Opening prayer

O divine Beloved, Maker of all things and Lover of souls, we are gathered here by your grace to sing the life that conquers death, the joy that dries all tears, the peace that passes understanding, the love that resists every evil.

Be known to us in the music we make and the songs we share.
To spend one day with Thee on earth exceeds a thousand days of mirth.

We are truly thankful for the generations of composers and singers who have entrusted us with the Sacred Harp, and we pray that our singing in this place will gladden the whole company of heaven with an awesome and holy sound.

Draw us together with the cords of friendship.
Let no one be a stranger here.
Lift up our hearts and make us one.

Now sanctify this hollow and hallowed square, that it may be for us not just a refuge from the storms of the world, but a tangible experience of our truest humanity, reflecting your glory in the harmonious beauty of our shared communion.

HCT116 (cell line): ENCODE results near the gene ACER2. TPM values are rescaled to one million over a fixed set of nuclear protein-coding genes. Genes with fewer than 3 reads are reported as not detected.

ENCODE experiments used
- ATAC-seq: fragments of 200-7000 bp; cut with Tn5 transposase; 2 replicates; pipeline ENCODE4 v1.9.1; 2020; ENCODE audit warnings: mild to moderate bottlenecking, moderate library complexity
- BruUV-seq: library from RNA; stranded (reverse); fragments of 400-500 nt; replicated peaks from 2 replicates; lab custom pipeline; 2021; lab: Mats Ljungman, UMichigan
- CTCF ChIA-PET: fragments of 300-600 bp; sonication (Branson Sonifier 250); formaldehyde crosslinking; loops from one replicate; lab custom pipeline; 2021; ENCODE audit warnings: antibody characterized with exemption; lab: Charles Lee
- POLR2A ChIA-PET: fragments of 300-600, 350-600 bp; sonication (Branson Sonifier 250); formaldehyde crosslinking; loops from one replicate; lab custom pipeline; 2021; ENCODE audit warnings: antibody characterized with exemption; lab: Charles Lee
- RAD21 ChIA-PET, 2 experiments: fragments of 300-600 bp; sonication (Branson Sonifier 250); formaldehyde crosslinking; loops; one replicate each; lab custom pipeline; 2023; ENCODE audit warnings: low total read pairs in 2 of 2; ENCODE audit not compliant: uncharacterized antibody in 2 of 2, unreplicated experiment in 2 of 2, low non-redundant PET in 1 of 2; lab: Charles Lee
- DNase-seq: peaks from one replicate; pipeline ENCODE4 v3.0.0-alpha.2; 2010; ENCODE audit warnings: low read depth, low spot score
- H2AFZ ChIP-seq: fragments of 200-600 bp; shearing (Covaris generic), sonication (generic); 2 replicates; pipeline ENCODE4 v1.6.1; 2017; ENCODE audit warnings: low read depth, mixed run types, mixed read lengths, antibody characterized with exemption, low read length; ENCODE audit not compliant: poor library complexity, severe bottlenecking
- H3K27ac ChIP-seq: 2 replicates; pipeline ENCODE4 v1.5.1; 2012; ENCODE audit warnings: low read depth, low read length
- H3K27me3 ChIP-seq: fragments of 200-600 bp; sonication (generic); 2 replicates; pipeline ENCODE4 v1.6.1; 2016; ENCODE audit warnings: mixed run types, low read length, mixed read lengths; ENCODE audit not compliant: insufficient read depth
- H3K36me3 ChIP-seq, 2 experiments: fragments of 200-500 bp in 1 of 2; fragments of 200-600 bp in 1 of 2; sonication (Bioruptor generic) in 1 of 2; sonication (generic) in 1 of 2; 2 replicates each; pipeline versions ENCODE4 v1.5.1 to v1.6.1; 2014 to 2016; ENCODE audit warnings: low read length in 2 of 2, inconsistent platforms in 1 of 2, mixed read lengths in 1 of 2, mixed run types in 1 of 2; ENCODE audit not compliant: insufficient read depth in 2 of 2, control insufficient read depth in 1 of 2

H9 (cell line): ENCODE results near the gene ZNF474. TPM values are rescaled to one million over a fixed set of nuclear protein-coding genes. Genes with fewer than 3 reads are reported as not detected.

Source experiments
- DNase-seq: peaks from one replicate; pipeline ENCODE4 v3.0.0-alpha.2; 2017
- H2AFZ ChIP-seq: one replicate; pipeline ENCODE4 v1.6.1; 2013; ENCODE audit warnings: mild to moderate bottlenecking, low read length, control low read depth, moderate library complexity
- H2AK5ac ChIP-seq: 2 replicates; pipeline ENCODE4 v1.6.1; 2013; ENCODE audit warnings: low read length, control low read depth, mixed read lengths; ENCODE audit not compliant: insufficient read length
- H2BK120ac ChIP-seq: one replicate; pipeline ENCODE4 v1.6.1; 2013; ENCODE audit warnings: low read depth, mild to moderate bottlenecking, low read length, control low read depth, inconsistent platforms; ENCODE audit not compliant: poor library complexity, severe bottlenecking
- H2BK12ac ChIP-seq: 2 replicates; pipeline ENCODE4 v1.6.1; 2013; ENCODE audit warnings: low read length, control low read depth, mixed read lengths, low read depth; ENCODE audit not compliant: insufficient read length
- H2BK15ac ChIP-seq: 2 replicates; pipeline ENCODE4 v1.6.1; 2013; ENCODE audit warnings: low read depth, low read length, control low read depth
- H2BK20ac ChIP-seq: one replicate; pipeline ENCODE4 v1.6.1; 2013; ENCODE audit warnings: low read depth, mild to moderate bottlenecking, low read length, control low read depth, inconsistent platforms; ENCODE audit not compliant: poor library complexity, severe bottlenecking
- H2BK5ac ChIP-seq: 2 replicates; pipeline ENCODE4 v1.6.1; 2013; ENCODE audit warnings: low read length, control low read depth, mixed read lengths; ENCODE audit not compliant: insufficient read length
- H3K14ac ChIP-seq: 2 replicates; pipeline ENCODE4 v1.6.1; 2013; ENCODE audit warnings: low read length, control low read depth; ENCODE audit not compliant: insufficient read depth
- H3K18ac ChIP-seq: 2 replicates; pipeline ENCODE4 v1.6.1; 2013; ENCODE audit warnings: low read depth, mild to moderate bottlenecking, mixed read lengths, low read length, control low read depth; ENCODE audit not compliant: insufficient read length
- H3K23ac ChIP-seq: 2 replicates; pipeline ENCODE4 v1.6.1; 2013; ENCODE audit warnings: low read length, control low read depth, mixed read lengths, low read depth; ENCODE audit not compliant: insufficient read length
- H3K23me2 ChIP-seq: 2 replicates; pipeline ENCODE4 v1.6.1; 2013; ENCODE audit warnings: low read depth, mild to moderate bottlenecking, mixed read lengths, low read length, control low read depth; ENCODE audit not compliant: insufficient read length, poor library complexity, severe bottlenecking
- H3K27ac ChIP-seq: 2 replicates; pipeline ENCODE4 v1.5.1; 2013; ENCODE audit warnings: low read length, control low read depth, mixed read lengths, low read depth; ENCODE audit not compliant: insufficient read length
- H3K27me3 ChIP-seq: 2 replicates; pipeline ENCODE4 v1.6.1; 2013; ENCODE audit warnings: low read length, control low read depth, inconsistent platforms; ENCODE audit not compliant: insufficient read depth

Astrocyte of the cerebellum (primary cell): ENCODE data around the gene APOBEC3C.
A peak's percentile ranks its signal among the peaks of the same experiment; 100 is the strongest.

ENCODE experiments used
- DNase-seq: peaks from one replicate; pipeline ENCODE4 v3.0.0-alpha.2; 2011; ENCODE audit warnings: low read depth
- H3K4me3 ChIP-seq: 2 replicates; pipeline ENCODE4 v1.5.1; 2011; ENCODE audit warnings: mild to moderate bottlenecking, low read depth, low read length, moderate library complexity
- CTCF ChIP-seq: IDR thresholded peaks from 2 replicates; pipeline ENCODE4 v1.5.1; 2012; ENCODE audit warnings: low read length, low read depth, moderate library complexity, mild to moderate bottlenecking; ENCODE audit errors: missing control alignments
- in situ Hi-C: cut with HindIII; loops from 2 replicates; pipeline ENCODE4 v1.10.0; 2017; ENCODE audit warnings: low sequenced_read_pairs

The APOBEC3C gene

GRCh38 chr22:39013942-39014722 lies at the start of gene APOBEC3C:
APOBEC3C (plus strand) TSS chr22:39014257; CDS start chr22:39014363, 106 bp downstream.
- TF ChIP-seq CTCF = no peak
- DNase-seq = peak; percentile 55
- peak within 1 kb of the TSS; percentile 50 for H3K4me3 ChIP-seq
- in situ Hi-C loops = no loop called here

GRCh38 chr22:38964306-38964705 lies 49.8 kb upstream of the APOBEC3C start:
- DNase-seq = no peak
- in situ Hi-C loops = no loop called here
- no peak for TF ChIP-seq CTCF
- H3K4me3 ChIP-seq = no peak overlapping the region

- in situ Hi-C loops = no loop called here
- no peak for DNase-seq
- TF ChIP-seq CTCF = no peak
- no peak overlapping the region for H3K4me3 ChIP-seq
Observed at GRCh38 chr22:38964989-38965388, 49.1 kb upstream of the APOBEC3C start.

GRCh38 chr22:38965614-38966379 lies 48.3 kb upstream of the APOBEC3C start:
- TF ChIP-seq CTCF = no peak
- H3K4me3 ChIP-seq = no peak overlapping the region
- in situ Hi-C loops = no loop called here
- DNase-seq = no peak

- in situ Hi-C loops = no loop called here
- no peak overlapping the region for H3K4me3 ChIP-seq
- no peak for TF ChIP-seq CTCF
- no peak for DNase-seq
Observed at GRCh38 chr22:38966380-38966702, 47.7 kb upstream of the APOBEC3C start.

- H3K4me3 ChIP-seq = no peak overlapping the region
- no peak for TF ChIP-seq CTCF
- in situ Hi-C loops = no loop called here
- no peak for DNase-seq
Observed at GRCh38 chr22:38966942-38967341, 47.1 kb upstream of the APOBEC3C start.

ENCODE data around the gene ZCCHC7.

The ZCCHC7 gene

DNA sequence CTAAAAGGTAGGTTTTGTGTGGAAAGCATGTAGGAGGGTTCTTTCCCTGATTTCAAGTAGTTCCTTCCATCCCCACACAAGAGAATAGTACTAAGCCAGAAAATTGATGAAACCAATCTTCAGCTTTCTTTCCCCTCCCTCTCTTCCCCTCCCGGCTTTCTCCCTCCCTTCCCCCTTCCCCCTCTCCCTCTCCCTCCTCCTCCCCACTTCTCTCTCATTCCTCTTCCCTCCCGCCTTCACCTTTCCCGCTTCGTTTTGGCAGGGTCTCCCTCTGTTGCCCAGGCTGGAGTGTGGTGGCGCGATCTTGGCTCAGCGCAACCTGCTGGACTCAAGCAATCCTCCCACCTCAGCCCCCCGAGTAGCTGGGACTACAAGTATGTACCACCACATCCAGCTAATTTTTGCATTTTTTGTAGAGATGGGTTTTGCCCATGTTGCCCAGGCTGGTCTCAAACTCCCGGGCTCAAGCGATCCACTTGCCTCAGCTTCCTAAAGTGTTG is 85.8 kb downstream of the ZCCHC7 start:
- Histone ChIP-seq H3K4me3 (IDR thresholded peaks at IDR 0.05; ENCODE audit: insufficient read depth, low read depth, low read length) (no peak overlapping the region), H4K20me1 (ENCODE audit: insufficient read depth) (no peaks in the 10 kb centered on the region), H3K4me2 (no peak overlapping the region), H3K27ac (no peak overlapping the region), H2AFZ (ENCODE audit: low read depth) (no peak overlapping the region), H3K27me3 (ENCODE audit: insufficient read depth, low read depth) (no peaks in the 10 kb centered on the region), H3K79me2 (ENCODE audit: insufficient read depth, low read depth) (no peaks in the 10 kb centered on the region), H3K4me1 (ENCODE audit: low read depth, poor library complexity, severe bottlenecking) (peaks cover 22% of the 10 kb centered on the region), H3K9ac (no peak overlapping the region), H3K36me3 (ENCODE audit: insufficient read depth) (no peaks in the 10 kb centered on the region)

We ask this in your holy Name. Amen.

 

Grace for the mid-day meal

Blessed are you, O God, giver of breath and bread,
from whom all blessings flow.
We give you thanks for the abundance of this hour,
for the food and drink prepared from your bounty by human labor
and spread before us by generous hands.
Give us such an awareness of the sacredness of every feast,
that the sharing of this meal may manifest the connections between us,
and deepen our gratitude for life.
Blessed be your Name forever. Amen.

 

Closing prayer (by Brian Wren*)

May the Sending One sing in us,
may the Seeking One walk with us,
may the Greeting One stand by us,
in our gladness and in our grieving.

May the Gifted One relieve us,
may the Given One retrieve us,
may the Giving One receive us,
in our falling and our restoring.

May the Binding One unite us,
may the One Beloved invite us,
may the Loving One delight us,
in bliss both human and divine.

Now let us go forth in peace,
rejoicing in the power of the Spirit. Amen.

* Brian Wren is an Anglican hymn writer in the UK.
The “in bliss” line is my own, while the final lines are
a eucharistic dismissal from the Book of Common Prayer.

 

Sunday (Jan. 21)

Opening prayer

Grace of melody be upon us
Grace of harmony be upon us
Grace of shapes be upon us